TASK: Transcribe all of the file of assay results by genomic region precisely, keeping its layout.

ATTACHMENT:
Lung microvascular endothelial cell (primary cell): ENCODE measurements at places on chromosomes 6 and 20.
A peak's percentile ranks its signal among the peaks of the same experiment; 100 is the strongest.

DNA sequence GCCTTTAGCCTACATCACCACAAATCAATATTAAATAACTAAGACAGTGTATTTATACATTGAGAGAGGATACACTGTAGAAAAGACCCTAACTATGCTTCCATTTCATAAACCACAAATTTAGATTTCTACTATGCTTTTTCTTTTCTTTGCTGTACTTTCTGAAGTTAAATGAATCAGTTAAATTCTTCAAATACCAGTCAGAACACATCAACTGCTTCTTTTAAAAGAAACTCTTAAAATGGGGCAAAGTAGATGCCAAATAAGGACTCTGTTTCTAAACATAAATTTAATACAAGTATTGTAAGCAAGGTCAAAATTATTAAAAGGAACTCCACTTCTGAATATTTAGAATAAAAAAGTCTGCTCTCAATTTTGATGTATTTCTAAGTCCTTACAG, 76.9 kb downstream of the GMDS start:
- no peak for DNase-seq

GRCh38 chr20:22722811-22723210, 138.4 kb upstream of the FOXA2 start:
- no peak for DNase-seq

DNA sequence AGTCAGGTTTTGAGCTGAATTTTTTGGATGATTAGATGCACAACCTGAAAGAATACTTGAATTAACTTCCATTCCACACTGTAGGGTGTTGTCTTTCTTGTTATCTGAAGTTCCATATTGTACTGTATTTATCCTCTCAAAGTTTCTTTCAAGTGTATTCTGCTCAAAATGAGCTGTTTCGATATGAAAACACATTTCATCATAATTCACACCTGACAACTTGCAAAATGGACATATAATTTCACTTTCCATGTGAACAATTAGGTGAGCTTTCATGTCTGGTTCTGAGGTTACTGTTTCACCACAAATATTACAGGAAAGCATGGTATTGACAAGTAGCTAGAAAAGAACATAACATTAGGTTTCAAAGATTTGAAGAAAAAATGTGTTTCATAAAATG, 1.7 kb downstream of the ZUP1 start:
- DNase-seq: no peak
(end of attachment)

Lung microvascular endothelial cell (primary cell): ENCODE measurements at places on chromosomes 6 and 20.
A peak's percentile ranks its signal among the peaks of the same experiment; 100 is the strongest.

DNA sequence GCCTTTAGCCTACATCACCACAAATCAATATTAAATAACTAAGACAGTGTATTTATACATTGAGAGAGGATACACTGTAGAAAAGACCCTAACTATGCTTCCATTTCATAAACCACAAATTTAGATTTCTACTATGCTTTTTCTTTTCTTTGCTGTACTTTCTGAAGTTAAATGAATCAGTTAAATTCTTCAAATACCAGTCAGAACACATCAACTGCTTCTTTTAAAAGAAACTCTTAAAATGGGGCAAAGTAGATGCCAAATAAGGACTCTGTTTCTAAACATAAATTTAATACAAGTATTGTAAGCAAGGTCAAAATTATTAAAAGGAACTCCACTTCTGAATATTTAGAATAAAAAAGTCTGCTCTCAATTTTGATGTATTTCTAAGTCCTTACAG, 76.9 kb downstream of the GMDS start:
- no peak for DNase-seq

GRCh38 chr20:22722811-22723210, 138.4 kb upstream of the FOXA2 start:
- no peak for DNase-seq

DNA sequence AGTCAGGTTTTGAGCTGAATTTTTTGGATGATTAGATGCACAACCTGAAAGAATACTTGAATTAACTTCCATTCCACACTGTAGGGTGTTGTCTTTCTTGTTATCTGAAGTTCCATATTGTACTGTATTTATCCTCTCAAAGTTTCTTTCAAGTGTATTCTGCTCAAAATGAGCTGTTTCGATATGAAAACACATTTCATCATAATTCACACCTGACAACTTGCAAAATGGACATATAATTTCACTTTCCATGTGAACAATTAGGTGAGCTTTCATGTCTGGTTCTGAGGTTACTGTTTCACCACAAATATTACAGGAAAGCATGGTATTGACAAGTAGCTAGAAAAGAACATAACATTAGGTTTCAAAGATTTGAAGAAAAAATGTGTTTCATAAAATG, 1.7 kb downstream of the ZUP1 start:
- DNase-seq: no peak